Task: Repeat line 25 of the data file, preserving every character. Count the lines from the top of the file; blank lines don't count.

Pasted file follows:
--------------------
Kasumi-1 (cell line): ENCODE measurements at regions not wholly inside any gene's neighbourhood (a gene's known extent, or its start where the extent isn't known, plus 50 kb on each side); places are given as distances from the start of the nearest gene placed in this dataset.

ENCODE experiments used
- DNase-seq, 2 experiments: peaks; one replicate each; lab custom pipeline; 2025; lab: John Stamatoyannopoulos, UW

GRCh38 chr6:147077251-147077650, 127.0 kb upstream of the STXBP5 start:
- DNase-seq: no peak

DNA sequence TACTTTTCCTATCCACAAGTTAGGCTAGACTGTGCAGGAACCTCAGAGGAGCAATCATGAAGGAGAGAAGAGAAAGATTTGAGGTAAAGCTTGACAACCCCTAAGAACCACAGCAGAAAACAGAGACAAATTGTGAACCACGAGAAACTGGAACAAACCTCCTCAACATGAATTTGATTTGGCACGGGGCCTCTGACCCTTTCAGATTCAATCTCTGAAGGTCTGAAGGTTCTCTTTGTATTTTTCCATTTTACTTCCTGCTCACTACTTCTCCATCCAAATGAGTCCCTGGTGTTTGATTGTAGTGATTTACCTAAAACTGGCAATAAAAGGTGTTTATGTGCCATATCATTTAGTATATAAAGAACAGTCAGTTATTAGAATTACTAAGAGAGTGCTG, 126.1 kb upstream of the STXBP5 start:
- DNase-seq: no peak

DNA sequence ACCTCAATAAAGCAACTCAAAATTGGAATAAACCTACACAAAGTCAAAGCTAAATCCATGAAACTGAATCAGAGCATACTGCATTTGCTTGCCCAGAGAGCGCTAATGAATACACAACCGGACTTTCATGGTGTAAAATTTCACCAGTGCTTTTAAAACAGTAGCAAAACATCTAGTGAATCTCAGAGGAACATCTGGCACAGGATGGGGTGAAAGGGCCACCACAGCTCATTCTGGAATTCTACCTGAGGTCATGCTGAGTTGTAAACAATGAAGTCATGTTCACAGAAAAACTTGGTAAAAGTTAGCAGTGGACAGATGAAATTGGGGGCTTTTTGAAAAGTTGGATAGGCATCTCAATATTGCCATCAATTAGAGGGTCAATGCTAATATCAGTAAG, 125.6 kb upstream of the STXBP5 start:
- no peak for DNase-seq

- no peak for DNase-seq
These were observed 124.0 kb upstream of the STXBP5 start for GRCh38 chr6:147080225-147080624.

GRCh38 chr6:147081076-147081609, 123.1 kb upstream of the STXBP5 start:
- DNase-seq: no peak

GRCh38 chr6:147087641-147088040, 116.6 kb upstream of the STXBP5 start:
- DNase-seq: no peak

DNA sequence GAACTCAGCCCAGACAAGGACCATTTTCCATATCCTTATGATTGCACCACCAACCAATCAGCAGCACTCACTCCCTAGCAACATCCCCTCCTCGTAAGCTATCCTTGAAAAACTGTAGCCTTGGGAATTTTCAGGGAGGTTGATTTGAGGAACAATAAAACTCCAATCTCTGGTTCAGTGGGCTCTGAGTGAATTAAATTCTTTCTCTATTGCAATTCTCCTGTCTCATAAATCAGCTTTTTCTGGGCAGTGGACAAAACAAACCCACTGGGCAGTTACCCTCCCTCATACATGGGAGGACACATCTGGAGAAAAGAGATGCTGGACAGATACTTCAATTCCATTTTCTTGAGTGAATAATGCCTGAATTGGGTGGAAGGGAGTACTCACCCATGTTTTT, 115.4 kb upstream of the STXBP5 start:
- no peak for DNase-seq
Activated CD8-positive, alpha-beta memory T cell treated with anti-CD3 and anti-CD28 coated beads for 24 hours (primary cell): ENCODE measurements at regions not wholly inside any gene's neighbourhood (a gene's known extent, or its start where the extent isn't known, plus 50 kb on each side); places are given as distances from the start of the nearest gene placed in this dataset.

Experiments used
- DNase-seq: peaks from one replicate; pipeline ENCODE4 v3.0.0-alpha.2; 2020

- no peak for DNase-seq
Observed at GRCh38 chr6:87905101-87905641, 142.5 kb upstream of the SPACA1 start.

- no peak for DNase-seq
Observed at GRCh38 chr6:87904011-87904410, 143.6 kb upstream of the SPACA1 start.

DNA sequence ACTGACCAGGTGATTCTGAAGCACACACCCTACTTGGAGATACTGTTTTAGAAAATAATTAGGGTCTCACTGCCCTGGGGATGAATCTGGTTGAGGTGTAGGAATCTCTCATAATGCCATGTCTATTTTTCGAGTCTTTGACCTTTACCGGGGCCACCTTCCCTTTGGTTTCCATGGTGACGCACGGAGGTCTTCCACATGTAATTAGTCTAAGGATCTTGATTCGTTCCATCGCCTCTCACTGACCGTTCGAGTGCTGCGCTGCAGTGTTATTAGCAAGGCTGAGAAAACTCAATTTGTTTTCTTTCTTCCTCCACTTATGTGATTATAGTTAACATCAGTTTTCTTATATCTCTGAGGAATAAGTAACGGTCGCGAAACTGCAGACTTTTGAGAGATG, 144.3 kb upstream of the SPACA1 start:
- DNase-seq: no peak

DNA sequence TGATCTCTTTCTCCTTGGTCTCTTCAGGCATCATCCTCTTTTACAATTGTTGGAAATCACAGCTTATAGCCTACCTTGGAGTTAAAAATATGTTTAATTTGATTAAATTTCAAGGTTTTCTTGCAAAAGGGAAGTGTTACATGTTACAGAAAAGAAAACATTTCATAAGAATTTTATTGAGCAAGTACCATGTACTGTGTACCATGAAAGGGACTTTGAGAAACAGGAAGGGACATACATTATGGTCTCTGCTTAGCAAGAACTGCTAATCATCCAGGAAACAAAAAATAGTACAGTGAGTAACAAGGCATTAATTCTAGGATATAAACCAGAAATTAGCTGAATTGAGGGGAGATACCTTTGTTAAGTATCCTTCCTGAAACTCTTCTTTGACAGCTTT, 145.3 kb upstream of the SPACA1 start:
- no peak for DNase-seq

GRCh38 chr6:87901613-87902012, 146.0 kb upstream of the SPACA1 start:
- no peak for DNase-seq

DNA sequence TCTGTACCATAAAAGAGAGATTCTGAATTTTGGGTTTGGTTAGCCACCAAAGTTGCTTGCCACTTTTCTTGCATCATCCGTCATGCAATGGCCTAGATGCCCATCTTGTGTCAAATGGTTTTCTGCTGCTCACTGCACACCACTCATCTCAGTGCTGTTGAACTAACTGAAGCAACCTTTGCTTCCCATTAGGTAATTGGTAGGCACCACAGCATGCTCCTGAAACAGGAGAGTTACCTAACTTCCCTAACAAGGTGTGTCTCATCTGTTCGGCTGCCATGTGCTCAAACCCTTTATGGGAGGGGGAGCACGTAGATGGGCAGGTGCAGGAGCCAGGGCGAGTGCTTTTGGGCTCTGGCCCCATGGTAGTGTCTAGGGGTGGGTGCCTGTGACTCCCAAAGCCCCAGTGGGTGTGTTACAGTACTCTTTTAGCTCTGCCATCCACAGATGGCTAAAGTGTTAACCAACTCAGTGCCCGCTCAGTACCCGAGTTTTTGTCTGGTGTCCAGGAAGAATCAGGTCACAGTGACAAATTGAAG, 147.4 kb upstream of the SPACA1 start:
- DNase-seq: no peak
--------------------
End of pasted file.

DNA sequence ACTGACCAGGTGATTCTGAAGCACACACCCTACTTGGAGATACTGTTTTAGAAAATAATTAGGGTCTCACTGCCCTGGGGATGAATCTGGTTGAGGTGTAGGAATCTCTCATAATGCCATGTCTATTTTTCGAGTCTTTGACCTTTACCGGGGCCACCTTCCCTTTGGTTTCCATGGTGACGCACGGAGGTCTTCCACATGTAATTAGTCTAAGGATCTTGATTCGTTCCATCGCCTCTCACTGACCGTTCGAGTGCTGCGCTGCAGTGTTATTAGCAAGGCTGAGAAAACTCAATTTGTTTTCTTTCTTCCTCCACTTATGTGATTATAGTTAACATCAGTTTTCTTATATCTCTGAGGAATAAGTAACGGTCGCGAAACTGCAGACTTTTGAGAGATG, 144.3 kb upstream of the SPACA1 start: